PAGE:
We try to look for fun things to do or go see. Topeka Kansas is a small town. But we have the Oz Museum not far away, the Evil Knievel Museum and NOTO, an art gallery area of town, we have a national guard aircraft museum, the Eisenhower Museum down the road a bit and the World-Famous Topeka Zoo, etc. etc. etc. I bet your town has some fun spots you haven’t see as well. Plus, we do puzzles and treat ourselves to a movie at home at last once a week complete with popcorn.


Get Some Time Away from One Another

I do lunch with several friends and get his done before I go. I plan for a couple of his friends to take him places for lunch or on outings. He does a book club once a month with friends. It helps to have interests and time apart.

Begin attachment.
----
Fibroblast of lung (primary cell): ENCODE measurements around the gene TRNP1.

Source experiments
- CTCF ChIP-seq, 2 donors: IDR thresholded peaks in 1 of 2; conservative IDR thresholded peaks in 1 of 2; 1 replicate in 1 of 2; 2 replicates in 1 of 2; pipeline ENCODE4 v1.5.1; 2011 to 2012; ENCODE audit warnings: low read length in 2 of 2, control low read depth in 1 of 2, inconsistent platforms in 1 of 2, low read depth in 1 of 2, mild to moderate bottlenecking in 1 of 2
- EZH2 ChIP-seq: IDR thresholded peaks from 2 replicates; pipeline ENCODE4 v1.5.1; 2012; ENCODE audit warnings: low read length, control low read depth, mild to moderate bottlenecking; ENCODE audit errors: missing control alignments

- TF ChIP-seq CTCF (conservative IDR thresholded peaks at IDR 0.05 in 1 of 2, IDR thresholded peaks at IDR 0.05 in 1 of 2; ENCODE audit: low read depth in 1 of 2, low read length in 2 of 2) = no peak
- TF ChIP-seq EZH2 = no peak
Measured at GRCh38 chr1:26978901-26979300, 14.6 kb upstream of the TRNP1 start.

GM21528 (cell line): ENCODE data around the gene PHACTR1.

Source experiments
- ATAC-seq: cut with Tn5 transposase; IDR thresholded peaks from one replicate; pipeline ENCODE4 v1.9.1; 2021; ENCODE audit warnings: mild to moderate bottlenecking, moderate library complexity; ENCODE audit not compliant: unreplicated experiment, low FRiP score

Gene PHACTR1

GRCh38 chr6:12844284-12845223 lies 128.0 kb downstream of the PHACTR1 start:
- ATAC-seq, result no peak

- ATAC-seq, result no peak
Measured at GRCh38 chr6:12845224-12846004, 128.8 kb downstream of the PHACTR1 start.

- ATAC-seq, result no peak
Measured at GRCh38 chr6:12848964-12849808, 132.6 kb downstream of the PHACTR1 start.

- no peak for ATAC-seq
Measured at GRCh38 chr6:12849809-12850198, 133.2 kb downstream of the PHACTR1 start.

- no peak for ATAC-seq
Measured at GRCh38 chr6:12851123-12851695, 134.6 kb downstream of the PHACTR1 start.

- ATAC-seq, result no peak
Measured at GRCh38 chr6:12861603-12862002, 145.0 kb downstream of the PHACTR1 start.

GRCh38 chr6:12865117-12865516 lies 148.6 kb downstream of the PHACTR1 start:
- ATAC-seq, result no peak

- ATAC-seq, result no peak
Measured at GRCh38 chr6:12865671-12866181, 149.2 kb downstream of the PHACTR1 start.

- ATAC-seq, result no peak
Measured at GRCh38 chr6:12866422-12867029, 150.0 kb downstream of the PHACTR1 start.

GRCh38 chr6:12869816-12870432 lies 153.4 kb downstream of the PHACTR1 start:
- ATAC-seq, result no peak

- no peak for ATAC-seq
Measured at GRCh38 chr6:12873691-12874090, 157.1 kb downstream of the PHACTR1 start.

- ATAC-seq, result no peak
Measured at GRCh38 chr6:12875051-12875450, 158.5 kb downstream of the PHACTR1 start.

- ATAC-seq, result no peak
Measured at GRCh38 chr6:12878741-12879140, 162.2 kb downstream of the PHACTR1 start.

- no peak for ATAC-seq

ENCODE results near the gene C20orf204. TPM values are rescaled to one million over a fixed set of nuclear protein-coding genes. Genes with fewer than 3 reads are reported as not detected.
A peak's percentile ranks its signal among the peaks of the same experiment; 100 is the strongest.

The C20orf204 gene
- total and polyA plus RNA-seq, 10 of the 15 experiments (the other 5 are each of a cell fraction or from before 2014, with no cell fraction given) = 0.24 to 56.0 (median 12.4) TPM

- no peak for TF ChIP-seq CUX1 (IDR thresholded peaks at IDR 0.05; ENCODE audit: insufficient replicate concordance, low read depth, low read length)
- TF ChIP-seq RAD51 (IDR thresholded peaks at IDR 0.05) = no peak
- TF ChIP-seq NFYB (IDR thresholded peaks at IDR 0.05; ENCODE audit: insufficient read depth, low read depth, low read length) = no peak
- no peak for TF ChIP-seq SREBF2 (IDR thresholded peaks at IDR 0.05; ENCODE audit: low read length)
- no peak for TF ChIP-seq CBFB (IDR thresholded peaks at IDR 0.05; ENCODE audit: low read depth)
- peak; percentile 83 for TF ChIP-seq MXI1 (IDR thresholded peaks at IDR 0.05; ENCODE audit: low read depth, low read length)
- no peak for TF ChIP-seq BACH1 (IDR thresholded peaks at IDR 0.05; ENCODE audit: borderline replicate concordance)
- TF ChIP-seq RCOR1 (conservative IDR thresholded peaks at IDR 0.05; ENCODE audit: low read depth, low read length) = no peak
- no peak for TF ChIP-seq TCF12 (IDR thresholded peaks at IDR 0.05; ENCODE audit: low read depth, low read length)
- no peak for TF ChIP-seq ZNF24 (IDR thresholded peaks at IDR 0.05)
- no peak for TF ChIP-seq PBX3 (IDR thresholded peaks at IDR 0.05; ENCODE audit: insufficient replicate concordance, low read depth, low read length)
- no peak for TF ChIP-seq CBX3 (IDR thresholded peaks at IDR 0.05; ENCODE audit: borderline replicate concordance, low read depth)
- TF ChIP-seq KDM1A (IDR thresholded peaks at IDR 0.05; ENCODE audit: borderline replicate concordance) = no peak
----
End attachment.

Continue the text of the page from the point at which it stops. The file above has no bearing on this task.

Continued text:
Indulge (if You Can Afford It)

We get a massage every month. We are blessed to be able to afford it. If you can’t, try finding a school for masseuses and get a low cost one as they learn. Or give each other one. Or have the girl friends over for a spa day.


Get Out of Town (if you can afford it)

Periodically, “blowing this pop stand” is a great way to recharge your batteries. Whether you are a beach or mountain cabin person is up to you, but a 3-day get away can be just what you need to recharge. I did a very low-cost art retreat last month that included juicing, healthy eating, yoga and spirituality plus it was close enough I could pop home if needed, it was super helpful to my overall mental and physical well-being.


Just remember to be nice to you!